Recently, The Washington Post reported that Representative Eric Cantor (R–VA) seems to be taking steps that would position him to become the next Speaker of the House.
In any event, the next Speaker—whether it’s Cantor, John Boehner, Nancy Pelosi, or someone else—will join a tradition that stretches back exactly 225 years. On this date—April 1, 1789—Members of the House of Representatives gathered for the first time and elected a Speaker.
Their selection was Frederick A. C. Muhlenberg, a Representative from Pennsylvania.
Muhlenberg had been a minister in New York when the war for independence broke out. When the British swiftly captured the city, he “felt obliged to leave,” probably because he’d been active in fomenting that revolution.
He continued ministering to Americans—and, presumably, rebelling against the British—in western Pennsylvania. After the Revolution, Muhlenberg served as a delegate to the state convention that had been called to ratify the new Constitution.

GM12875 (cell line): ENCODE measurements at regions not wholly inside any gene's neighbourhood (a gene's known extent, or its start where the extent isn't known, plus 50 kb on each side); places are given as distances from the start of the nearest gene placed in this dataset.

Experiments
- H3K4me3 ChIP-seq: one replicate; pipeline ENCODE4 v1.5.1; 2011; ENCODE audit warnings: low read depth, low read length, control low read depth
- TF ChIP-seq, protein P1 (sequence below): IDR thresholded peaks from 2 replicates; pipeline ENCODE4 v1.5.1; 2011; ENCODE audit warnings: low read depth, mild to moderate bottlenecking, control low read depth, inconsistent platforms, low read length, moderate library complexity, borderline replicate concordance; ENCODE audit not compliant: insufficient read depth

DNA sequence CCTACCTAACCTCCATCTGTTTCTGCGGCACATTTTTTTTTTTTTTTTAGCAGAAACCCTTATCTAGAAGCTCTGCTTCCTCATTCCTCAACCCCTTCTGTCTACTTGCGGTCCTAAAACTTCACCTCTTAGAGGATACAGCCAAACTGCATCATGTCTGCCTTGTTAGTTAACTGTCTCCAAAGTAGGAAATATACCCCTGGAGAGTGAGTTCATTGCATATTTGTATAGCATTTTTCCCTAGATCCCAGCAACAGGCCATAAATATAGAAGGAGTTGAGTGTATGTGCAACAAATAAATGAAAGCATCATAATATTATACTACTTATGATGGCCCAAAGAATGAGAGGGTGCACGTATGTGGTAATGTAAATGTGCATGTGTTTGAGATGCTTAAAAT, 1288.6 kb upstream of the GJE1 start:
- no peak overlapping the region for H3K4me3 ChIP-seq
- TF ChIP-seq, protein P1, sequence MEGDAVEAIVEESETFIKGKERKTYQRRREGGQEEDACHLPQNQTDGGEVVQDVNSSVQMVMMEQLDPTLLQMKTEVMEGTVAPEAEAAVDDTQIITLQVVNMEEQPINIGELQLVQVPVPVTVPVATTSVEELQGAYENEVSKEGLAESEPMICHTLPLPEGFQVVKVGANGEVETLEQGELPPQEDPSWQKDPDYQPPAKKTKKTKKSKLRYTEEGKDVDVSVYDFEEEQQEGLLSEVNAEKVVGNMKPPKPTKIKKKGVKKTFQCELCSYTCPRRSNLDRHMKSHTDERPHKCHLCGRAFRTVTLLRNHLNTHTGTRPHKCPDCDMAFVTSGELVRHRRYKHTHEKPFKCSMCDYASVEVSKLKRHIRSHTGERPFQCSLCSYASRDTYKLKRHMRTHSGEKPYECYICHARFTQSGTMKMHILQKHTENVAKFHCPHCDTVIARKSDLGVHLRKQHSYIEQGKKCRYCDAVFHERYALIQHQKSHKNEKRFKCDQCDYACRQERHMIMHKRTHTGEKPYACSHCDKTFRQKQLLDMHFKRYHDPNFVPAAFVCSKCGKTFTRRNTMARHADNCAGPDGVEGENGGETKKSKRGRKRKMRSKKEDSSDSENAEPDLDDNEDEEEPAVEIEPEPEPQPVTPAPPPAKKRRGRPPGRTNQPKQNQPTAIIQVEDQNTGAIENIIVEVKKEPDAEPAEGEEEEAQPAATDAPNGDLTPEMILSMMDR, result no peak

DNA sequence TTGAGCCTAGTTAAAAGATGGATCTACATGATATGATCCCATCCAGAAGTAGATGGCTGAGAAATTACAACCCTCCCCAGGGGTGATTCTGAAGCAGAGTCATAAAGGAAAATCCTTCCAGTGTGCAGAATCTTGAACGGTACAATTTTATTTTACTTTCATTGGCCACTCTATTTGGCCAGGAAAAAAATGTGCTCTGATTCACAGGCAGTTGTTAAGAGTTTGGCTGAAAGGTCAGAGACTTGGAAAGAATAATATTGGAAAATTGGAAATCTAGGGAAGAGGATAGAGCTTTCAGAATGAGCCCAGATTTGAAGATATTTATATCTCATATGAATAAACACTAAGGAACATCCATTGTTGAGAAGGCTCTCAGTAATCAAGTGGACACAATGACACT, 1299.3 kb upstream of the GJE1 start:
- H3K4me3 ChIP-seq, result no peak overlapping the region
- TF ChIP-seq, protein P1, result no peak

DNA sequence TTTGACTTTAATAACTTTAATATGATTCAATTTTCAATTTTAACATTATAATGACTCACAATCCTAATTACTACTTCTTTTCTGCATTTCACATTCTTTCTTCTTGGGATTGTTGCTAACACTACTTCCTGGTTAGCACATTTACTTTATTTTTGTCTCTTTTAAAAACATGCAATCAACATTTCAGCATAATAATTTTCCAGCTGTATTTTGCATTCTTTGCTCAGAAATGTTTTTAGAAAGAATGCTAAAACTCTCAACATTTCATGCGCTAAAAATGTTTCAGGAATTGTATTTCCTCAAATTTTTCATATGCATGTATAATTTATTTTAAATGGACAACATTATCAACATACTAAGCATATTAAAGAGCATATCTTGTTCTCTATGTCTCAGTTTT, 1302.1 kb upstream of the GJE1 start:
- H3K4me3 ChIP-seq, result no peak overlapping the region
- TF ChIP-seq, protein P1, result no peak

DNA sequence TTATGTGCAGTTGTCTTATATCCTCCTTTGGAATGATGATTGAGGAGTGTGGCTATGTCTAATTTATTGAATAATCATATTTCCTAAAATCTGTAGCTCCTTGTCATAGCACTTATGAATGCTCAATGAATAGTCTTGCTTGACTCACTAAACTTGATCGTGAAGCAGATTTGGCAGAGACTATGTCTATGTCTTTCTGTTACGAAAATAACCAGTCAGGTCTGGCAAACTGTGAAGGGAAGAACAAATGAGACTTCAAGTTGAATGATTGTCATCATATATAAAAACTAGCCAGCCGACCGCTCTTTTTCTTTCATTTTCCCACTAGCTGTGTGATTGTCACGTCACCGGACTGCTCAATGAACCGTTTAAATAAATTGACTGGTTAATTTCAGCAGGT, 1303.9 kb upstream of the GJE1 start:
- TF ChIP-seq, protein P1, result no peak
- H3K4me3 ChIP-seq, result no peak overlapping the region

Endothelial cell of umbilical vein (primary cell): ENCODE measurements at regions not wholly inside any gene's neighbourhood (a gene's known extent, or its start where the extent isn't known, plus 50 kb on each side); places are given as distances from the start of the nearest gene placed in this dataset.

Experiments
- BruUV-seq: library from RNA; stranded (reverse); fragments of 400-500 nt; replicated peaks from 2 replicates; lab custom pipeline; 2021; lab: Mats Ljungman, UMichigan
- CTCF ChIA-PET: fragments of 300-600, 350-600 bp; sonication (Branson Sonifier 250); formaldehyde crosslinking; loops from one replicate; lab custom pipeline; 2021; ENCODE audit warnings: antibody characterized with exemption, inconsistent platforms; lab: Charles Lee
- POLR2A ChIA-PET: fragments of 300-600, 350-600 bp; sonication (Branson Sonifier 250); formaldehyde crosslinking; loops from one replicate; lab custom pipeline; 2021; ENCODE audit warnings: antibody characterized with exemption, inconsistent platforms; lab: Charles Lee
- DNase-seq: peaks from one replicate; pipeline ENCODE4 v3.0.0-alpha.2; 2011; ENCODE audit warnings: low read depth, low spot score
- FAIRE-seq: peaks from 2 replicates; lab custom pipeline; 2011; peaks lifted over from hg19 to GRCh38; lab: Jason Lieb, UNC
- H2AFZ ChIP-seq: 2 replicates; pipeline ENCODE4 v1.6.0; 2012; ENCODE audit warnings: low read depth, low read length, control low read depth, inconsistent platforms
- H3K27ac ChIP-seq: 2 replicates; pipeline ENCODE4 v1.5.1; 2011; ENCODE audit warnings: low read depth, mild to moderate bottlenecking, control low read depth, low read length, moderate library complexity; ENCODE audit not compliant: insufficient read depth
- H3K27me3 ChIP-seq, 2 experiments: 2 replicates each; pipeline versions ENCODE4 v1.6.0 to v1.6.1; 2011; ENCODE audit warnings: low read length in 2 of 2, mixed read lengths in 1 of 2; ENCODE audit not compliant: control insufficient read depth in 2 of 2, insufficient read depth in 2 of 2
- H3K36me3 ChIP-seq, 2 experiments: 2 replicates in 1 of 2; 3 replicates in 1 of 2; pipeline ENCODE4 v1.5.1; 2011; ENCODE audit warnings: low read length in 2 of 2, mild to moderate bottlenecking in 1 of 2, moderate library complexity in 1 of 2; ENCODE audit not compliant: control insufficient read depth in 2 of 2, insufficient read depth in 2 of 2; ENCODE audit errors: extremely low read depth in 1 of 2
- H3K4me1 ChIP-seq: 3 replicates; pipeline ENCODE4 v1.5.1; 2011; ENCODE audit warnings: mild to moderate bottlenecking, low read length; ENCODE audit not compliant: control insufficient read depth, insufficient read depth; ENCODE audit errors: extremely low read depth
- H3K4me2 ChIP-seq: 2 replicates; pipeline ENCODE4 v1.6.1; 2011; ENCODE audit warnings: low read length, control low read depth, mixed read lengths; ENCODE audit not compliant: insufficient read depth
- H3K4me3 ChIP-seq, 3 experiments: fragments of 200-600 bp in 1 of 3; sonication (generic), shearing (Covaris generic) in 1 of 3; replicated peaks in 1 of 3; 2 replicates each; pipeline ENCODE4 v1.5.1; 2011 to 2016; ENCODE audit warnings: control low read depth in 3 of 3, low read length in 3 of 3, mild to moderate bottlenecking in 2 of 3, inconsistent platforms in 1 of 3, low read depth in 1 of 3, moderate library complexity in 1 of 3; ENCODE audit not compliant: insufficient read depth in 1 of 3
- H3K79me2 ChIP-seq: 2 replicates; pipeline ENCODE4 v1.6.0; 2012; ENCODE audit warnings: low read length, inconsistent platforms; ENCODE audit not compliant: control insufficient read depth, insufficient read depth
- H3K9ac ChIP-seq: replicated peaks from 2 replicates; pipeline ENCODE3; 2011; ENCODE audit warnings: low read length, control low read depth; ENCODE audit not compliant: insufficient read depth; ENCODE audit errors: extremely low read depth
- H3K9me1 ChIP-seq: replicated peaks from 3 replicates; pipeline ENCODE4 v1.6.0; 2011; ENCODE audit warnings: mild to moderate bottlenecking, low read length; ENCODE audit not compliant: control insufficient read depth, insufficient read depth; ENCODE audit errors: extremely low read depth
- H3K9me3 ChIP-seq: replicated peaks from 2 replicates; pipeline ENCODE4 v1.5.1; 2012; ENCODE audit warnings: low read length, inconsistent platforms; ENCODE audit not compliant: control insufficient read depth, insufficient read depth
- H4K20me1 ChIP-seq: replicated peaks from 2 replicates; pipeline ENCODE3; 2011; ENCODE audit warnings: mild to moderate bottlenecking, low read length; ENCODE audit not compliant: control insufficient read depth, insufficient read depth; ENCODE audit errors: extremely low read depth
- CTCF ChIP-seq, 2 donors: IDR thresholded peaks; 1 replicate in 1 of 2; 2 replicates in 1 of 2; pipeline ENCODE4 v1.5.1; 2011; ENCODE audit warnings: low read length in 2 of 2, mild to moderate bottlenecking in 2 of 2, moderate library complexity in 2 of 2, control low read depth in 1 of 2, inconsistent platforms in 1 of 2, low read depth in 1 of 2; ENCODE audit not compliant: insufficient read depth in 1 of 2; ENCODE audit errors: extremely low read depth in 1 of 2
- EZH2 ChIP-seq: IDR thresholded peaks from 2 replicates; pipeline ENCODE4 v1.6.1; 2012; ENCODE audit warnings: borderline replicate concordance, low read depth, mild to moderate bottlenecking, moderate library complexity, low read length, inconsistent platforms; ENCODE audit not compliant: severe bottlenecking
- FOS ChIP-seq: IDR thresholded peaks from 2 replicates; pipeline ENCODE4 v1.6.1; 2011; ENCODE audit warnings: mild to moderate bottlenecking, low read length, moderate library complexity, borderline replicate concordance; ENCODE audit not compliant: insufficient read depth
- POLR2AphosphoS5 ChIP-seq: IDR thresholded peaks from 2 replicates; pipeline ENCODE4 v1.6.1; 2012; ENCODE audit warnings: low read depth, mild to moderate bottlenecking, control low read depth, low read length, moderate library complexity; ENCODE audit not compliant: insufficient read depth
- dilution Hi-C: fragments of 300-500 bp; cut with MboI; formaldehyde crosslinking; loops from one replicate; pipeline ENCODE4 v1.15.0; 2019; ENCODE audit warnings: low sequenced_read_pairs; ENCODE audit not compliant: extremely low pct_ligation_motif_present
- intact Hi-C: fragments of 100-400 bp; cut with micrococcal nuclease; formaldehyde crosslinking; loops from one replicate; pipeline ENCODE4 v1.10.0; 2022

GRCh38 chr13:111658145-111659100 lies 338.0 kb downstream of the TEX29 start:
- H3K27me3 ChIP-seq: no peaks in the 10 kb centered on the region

See also: The Heritage Guide to the Constitution
To show how quickly political views changed in the early republic, Muhlenberg ran for that first Congress as a pro-Administration candidate. That’s the party that would become the Federalist party. Yet he was re-elected (and selected again as Speaker) as an anti-Administration candidate. That’s the party, led in the House by James Madison, that would become Thomas Jefferson’s Republican Party.
Muhlenberg tried, and failed, to get the national capital installed in his adopted home state of Pennsylvania.
“The Constitution does not state the duties of the Speaker, and the role of the Speaker has largely been shaped by traditions and customs that evolved over time,” as The Heritage Guide to the Constitution notes. In our system, the Speaker is often powerful, but just how powerful often depends on the political skills of the person in the chair.
The Speaker is also second in line to succeed the President after the Vice President. Is there a line to succeed Boehner, the 53rd Speaker? Only time will tell.